July 24, 2014 6:43 PM
In the United States, marijuana is classed as an illegal drug by the federal government. But nearly half the states have legalized it, to some degree. Proponents say some strains of marijuana might have exceptional health benefits, for treating pain or inflammation in chronic conditions such as cancer, multiple sclerosis and epilepsy. Shelley Schlender reports on a strain of medical marijuana developed in Colorado that is reputed to reduce seizures in childhood epilepsy
Video

Video Treatment for Childhood Epilepsy Heats up Medical Marijuana Debate

In the United States, marijuana is classed as an illegal drug by the federal government. But nearly half the states have legalized it, to some degree. Proponents say some strains of marijuana might have exceptional health benefits, for treating pain or inflammation in chronic conditions such as cancer, multiple sclerosis and epilepsy. Shelley Schlender reports on a strain of medical marijuana developed in Colorado that is reputed to reduce seizures in childhood epilepsy
Video

Video Airbus Adds Metal 3D Printed Parts to New Jets

By the end of this year, European aircraft manufacturing consortium Airbus plans to deliver the first of its new, extra-wide-body passenger jets, the A350-XWB. Among other technological innovations, the new plane will also incorporate metal parts made in a 3-D printer. VOA's George Putic has more.
Video

Video Death Toll From Israel-Gaza Conflict Surpasses 700

Gaza officials say a shelling hit a compound housing a United Nations-run school in the Gaza Strip, killing more than a dozen people, during an Israeli offensive in the area. Heavy fighting between the Israeli military and Hamas militants continued on Thursday, pushing up the death toll. So far, more than 730 Palestinians and 35 Israelis have been killed in the conflict. VOA's Scott Bobb has the latest from Jerusalem.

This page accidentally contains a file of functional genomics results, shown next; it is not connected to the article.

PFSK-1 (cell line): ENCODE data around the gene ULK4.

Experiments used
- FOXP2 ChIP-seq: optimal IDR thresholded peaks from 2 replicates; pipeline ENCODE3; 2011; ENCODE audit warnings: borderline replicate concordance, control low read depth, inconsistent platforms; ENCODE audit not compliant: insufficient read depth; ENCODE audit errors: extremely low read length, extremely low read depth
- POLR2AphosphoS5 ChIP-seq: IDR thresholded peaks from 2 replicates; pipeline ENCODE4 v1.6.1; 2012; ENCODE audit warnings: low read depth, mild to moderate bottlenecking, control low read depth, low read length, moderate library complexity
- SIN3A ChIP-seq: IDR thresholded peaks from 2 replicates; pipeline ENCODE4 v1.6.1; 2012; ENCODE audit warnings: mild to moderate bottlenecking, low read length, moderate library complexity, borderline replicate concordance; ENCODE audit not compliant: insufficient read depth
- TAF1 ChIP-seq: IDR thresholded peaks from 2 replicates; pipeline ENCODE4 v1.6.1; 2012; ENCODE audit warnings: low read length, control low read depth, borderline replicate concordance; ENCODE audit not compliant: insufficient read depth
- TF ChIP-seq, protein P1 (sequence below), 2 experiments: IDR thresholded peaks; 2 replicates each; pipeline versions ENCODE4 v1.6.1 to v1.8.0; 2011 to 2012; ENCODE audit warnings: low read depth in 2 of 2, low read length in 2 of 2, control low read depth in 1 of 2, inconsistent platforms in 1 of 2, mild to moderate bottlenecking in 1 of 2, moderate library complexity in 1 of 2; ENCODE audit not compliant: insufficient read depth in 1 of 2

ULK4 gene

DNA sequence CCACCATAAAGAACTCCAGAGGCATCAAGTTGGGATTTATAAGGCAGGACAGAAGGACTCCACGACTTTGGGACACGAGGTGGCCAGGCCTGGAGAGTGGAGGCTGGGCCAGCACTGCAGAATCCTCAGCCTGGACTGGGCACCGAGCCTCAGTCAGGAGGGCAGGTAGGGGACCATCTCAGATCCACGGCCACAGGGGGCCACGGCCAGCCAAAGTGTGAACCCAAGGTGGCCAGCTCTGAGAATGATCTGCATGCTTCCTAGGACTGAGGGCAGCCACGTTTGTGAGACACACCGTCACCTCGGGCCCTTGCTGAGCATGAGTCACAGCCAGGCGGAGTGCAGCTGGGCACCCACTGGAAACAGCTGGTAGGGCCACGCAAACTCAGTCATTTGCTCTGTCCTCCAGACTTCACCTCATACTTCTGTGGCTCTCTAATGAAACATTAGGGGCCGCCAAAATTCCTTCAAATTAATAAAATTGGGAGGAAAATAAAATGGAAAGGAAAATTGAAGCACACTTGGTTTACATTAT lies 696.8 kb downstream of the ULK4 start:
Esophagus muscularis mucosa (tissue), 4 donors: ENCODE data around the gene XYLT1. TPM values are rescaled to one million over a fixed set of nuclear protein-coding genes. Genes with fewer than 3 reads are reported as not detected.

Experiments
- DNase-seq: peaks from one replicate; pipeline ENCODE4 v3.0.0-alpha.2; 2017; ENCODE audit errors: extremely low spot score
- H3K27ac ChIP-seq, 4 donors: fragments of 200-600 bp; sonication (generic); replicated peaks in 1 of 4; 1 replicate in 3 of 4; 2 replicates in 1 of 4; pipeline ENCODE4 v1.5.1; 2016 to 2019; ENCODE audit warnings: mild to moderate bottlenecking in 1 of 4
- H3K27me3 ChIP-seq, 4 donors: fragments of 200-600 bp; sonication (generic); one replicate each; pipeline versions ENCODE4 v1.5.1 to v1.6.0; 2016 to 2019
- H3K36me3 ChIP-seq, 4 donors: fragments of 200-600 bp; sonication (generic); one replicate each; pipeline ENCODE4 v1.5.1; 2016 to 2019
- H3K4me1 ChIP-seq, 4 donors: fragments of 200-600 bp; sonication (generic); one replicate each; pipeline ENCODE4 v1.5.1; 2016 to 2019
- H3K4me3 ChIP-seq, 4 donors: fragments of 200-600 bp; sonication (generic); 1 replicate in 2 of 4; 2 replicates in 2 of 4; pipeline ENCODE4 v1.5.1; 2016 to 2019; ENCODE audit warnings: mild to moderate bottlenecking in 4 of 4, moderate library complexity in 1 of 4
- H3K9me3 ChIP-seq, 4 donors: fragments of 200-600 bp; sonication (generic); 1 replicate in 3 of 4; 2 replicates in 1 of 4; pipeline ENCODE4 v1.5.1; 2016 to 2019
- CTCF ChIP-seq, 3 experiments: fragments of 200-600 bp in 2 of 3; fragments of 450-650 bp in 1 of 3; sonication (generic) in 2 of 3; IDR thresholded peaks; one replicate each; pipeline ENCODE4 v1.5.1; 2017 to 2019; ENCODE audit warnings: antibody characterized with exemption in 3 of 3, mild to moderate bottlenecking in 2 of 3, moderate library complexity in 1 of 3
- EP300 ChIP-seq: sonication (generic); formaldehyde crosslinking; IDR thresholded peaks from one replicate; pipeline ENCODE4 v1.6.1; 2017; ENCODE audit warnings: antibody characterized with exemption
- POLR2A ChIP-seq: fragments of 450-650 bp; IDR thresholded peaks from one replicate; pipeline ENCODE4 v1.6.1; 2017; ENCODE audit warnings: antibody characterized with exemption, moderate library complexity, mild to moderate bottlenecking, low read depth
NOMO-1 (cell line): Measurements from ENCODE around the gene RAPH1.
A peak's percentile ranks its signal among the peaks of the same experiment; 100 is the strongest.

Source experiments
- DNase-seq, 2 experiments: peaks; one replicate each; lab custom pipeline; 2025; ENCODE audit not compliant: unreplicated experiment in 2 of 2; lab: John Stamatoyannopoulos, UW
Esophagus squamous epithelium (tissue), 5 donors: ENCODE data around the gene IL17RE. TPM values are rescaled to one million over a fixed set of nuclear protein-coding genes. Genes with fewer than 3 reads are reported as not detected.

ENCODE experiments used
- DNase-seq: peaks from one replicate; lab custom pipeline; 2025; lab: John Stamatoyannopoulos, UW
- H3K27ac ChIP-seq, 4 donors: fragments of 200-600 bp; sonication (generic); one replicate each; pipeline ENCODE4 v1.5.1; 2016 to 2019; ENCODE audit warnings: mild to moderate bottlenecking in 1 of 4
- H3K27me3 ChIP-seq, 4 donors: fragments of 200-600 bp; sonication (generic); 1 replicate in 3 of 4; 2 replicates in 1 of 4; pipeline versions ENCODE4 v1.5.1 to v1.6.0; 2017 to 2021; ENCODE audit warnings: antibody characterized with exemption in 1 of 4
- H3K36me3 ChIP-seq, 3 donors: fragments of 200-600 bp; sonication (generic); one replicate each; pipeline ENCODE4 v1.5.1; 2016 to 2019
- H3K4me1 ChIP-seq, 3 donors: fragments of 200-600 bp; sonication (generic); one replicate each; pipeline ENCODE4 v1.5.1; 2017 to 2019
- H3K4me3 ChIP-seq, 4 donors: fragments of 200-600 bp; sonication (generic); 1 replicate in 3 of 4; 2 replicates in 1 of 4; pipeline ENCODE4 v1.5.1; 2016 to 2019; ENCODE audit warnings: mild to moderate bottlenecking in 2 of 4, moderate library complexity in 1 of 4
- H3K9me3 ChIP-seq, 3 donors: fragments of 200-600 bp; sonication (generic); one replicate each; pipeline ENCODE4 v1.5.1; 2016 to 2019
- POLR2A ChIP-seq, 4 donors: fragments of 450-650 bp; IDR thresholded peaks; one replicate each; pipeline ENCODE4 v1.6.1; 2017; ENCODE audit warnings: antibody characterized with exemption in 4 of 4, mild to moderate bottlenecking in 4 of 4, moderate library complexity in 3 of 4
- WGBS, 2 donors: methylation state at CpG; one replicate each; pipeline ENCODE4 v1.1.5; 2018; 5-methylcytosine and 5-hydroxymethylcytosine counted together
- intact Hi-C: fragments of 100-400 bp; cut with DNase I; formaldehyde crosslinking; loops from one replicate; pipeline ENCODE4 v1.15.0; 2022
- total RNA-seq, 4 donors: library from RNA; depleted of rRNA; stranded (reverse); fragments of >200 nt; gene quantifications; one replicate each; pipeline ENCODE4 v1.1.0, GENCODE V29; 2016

Video

Video AIDS Conference Welcomes Exciting Developments in HIV Treatment, Prevention

Significant strides have been made in recent years toward the treatment and prevention of HIV, the virus that causes AIDS. This year, at the International AIDS Conference, the AIDS community welcomed progress on a new pill that may prevent transmission of the deadly virus. VOA’s Anita Powell reports from Melbourne, Australia.
Video

Video Israel Targets Gaza Supply Tunnels

The Israeli military has launched a ground operation in Gaza to destroy the myriad tunnels that may have been used to smuggle weapons to Hamas. VOA's Zlatica Hoke reports that could mean more hardship for the people of Gaza, who obtain some of their essential supplies through these underground passages
Video

Video Researchers Target Low-Cost Avatar Technology

Scientists at the University of Southern California Institute for Creative Technologies say 3-dimensional representations could revolutionize social media. Elizabeth Lee has more from Los Angeles.
Video

Video IAEA: Iran Turns its Enriched Uranium Into Less Harmful Form

Iran has converted its stockpiles of enriched uranium into a less dangerous form that is more difficult to use for nuclear weapons, according to the United Nations’ Atomic Energy Agency. The move complies with an interim deal reached with Western powers on Iran's nuclear program last year, in exchange for easing of sanctions. Henry Ridgwell reports for VOA from London.
Video

Video In Cambodia, HIV Diagnosis Brings Deadly Shame

Although HIV/AIDS is now a treatable condition, a positive diagnosis is still a life altering experience. In Cambodia, people living with HIV are often disowned by friends, family and the community. This humiliation can be unbearable. We bring you one Cambodian woman’s struggle to overcome a life tragedy and her own HIV positive diagnosis.

AppleAndroid